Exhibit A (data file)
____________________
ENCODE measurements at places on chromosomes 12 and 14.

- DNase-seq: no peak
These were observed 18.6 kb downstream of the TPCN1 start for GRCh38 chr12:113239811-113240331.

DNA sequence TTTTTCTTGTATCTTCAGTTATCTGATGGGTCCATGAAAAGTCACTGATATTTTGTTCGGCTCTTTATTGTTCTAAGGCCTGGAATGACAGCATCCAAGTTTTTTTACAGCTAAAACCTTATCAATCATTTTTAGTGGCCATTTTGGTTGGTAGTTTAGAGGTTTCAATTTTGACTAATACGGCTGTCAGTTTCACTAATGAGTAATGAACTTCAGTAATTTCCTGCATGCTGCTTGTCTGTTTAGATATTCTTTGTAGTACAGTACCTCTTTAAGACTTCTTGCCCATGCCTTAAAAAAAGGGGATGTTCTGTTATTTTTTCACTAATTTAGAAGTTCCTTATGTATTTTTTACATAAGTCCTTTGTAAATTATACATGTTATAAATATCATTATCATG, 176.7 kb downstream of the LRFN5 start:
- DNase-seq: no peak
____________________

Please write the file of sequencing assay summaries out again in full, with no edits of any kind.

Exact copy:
ENCODE measurements at places on chromosomes 12 and 14.

- DNase-seq: no peak
These were observed 18.6 kb downstream of the TPCN1 start for GRCh38 chr12:113239811-113240331.

DNA sequence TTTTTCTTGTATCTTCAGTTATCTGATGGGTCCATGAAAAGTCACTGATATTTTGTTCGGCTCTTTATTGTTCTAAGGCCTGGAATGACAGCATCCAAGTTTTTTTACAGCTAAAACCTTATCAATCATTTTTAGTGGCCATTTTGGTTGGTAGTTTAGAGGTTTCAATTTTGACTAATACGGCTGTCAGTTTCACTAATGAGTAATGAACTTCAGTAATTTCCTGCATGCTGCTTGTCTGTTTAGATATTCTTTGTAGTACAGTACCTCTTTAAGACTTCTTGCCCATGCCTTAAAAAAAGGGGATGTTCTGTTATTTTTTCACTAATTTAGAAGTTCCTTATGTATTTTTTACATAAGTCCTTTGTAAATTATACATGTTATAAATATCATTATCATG, 176.7 kb downstream of the LRFN5 start:
- DNase-seq: no peak